France: Archbishop of Poitiers’ solution to the shortage of priests

Source: FSSPX News


On March 6 2007, Mgr. Albert Rouet, archbishop of Poitiers, visited Gap at the invitation of Mgr. Jean-Michel di Falco Leandri, the bishop of Gap, to present the fruits of what he set up in his diocese a few years ago. The reorganization of his diocese is founded essentially on a geographical redrawing of boundaries into new sectors, with the creation of local ecclesial communities.

 These lay communities are elected for a 3-year period, which can be renewed once, and they follow a set of specific responsibilities. It concerns “moving away from the lay state which revolves around the priest “in order to help Father” – as devoted and self-effacing assistants – to the status of real, responsible communities, with a priest at their service…” (Un nouveau visage de l’Eglise: L’expérience des communautés locales à Poitiers, Bayard 2005, p. 35.) “These local Christian communities are motivated by teams of Christians who, in the name of the sacraments of Christian initiation (Baptism, Confirmation, Eucharist) ensure the proclaiming of the Gospel, celebrations of the Faith and service to the most frail. A priest is sent to each local community. Together, several local communities form a pastoral sector, a basic pastoral unit, where the priestly ministry is carried out. Around one hundred lay people have received a letter assigning to them the title of “recognized ministry”. This is how lay people officially carry out important diocesan responsibilities according to their competence in a specific domain (Catechesis, Theological Centre, Service to the poor, etc.). We come from a time when there was a resident priest in each community, the parish. (Today), the priests are not at the centre of the unit. They are sent to several Christian communities in order to support them in their mission, ensure a sacramental presence, and help them grow in faith. As Vatican II demanded, they are priests ‘in the manner of apostles.’” (Nominations and pastoral choices, Eglise en Poitou No 45)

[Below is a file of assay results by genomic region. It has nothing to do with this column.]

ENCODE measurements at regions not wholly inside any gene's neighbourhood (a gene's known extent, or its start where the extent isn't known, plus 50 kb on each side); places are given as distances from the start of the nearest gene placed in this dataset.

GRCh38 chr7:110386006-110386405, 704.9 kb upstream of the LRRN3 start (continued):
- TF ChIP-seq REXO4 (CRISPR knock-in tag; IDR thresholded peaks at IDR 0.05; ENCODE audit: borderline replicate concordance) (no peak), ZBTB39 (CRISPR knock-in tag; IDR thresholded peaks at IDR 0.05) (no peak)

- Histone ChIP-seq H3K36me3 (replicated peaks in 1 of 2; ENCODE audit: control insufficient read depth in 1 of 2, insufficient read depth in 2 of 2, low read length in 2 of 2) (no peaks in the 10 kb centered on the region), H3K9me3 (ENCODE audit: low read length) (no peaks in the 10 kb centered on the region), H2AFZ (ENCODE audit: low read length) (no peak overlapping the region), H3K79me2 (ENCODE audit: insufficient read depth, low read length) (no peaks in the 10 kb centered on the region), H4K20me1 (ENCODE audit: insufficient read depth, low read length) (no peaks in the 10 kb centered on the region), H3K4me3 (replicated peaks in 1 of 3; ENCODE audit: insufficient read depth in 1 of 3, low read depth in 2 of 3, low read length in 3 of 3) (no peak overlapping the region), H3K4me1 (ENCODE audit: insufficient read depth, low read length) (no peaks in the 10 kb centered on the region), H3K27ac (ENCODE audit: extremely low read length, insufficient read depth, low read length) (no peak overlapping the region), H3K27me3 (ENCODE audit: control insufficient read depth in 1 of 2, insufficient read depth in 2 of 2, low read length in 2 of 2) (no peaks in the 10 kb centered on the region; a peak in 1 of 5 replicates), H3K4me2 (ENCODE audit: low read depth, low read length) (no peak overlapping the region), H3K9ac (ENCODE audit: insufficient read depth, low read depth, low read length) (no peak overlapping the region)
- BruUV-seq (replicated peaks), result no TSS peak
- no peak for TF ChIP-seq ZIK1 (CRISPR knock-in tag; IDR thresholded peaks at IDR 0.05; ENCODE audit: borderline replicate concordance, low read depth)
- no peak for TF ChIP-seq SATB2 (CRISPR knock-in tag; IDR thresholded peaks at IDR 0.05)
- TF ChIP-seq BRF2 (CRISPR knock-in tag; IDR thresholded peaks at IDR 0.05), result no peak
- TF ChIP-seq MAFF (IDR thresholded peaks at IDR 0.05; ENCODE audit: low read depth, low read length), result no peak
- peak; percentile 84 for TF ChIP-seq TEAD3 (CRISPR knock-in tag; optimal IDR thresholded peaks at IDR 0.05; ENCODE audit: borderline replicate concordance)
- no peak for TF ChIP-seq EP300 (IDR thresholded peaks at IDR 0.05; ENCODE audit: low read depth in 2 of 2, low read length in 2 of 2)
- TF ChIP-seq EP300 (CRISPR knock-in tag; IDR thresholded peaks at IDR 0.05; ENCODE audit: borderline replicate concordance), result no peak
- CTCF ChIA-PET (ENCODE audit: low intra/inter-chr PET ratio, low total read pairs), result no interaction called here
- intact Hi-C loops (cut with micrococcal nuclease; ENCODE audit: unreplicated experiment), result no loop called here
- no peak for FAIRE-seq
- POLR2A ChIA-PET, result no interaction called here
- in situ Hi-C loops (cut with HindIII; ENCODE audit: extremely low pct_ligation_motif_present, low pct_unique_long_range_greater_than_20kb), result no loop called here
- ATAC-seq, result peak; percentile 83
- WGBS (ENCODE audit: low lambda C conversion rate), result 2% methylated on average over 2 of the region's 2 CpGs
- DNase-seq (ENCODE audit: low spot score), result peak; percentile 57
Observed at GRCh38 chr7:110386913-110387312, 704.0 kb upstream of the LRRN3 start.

Numbering currently 304, “these communities are of course acting with ordained ministers.” Today the Church does not need curés (in charge of parishes), but priests (in charge of communities): “I have too many curés, not enough priests!” said Mgr. Rouet. But “we are not preparing for a Church without priests!” pointed out the archbishop. Because “the priests revive the missionary momentum which we need so much today.” “These communities have revived hope and prayer,” concluded Mgr. Rouet. “The Church has a different face, but she is still alive.”

 The archbishop of Poitiers had invited 239 priests from his diocese in 2004 to meet in small groups: 225 accepted and 14 replied in writing: “Talking together about what our life as a priest constitutes is so rare.” The report has just been released and it is made up of three hundred citations of dialogues which have kept their oral style and are followed by a commentary by Mgr. Rouet.

 The priests want “to be a sign of Christ” in human and genuine meetings. “I am neither afraid nor concerned. There are many thing which are fermenting. This will happen without us, we will be dispossessed. It will be something different. We are sad to see a form of the Church disappear. But it must happen. It is not a catastrophe,” explained the archbishop of Poitiers. The priest is like a “father of the faith” and a “servant of the communion”, he has to place himself as the “joins which the Apostle Paul speaks of”, “to create bonds”, “to promote complementarity.” He is also “the sacrament of the other”, a sign which binds the communities to Christ and to each other. And if the priests “stop trying to do everything,” said Mgr. Rouet, they will have more time to go and meet those who are far from the Church. “What matters at this present is no longer to count who comes to Church, but to know to whom she must go”, the Good News is “brought first of all to the poor (Luke 4, 18) and the those furthest away have priority (Matthew 9, 12).”